In Defense of the FYF Fest

A lot of talk this week about the FYF Fest has focused on the lines.  And, without a doubt, there were plenty.  Both outside trying to get in, and inside trying to get food or a drink.  The line for the water fountain was particularly disturbing.  Oddly enough, the bathroom facilities were plentiful.  Lessons must be learned, and founder Sean Carlson pledged to make improvements in an email he sent out a few days after to advance ticketholders.  But the reality is that first-time festivals (although FYF has been around for a few years, it never has been held in this kind of setting) are always plagued with logistical issues despite the best efforts of their organizers.  I expected this kind of mess, and shelled out $ on a VIP pass in hopes of avoiding it.  It was a good decision - I dealt with no lines. 

Despite all the problems, the people I saw were having a good time, and the grounds were a nice fit for the event.  It was a great escape to be in the middle of LA, not on the streets, under the stars, listening to pure unadulterated noise.  And this festival brought the noise.  I arrived in time for LIGHTNING BOLT, a drum/bass two-piece from Providence, RI.  I knew they had a following after I made the mistake of showing up without a ticket for an Echo show years back.  The line to get in that night was wrapped around the block.  The FYF crowd was no less enthusiastic, so much so that there were warnings before the show started that if it got too crazy the fire marshals would shut it down.  The drummer then put on some kind of stocking with a mic jammed in his mouth like a ball gag, and chaos ensued.  The mix was rough, all bass with little drums or vocals, but the kids crowdsurfed on boogie boards and on their feet until the band was cut off mid-first song.  After people finally understood the marshals were serious, they moved back, the band resumed, the mix came together, and then it all ended way too soon.  The experience left me longing to hear their new record, Earthly Delights, set to be released on October 13th.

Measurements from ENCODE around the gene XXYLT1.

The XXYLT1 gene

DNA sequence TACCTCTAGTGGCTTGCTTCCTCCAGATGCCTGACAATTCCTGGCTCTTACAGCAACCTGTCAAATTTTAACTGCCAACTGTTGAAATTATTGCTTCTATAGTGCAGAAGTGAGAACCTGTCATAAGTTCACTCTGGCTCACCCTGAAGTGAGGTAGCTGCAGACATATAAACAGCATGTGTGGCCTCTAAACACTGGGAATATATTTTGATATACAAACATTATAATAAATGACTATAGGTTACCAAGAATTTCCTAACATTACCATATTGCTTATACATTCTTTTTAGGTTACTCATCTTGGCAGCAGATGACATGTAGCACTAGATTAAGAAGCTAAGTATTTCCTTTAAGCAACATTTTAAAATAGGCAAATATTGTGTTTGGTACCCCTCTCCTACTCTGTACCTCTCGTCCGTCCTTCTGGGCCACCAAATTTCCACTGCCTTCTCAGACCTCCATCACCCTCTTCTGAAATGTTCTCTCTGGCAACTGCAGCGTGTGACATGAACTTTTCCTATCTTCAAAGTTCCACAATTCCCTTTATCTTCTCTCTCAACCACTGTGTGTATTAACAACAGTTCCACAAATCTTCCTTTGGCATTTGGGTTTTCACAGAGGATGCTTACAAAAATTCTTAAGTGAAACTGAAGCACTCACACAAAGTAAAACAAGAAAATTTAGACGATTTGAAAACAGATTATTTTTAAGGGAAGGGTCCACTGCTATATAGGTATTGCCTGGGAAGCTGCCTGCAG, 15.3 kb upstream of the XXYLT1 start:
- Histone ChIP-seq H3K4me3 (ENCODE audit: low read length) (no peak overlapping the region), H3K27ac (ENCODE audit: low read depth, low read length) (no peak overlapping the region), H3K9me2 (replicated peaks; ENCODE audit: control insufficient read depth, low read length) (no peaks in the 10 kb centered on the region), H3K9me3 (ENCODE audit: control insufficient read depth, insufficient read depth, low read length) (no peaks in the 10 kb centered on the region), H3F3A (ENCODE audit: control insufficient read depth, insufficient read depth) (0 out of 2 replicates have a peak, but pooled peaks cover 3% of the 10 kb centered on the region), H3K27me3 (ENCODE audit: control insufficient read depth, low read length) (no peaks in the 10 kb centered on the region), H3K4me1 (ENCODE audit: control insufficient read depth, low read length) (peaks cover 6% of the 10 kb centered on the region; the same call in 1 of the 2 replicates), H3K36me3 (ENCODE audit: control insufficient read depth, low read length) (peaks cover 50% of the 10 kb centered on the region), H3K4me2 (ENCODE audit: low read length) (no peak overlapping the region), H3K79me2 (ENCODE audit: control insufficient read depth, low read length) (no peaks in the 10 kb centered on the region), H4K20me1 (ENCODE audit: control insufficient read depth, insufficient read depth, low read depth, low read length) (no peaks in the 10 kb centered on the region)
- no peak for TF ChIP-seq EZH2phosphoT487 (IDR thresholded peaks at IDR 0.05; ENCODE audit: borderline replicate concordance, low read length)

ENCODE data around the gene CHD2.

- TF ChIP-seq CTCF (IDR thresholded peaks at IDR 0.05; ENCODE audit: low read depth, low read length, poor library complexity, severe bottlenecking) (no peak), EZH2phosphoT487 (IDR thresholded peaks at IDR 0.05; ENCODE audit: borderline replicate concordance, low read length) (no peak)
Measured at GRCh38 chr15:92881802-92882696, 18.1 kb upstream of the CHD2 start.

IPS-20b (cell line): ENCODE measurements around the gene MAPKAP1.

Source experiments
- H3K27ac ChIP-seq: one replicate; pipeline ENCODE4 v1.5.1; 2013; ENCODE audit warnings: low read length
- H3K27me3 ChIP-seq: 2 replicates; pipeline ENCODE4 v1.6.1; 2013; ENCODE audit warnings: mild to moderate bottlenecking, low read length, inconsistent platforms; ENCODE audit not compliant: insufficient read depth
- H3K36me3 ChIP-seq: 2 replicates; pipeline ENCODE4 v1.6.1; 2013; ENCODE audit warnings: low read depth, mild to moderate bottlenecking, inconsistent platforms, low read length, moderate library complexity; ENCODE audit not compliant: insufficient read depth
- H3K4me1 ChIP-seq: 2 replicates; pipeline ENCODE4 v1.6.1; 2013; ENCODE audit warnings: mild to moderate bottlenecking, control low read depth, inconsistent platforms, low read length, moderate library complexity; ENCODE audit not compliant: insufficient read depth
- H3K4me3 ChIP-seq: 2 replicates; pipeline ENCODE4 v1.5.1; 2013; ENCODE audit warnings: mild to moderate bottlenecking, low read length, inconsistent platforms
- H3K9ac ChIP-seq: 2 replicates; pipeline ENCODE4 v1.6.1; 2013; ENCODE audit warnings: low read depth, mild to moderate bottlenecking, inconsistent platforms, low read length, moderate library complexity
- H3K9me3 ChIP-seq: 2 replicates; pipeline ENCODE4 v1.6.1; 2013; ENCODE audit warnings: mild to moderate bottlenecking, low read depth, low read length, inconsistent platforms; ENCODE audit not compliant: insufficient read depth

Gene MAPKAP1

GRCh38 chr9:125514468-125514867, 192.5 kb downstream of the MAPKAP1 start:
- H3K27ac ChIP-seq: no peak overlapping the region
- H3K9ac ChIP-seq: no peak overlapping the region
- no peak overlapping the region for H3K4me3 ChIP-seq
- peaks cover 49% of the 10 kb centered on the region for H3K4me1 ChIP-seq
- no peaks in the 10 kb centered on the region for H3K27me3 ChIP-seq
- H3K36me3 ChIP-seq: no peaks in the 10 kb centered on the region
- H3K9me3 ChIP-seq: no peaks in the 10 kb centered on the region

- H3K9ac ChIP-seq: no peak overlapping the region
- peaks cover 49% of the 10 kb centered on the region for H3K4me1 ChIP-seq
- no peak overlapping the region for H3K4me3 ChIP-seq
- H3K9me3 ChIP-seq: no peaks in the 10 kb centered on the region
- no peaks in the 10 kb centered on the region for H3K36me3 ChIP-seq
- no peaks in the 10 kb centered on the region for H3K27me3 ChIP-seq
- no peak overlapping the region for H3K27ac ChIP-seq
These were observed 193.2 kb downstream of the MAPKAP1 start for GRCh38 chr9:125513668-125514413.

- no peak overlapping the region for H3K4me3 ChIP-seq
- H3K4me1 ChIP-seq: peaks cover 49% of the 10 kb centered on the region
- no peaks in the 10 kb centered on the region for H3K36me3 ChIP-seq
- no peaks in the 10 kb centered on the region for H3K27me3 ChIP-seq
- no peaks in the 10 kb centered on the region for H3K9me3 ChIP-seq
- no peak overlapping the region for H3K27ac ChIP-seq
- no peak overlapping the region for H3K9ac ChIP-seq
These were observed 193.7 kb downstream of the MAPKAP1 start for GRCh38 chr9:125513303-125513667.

On to TORCHE, who were plagued by their own sound problems.  Bassist Jonathan Nunez blew his bass head early on and the band could never recover.  Without the full force of his low end, TORCHE was like a weakened animal.  Steve Brooks looked uncomfortable up there, a far cry from the lovefest earlier in August at the Knitting Factory.  The show culminated with fan favorite "Tarpit Carnivore" but ended unexpectedly when Rick Smith somehow lost all his drumsticks.  Brooks summed it up nicely:  "Thanks, this is our best show ever."  If TORCHE has crossover appeal, this was not the show to find out.  And I was left to wonder if this band will ever reach its potential wihthout replacing ex-guitarist Juan Montoya.

Then it was time for CONVERGE.  Quite simply, they destroyed, and the fire marshals were nowhere to be seen.  Words cannot describe, but this video can:

 

They return to LA on November 19-20 with High on Fire, Mastodon and Dethklok at the Palladium, leaving enough time for their new album Axe to Fall to fully penetrate our skulls.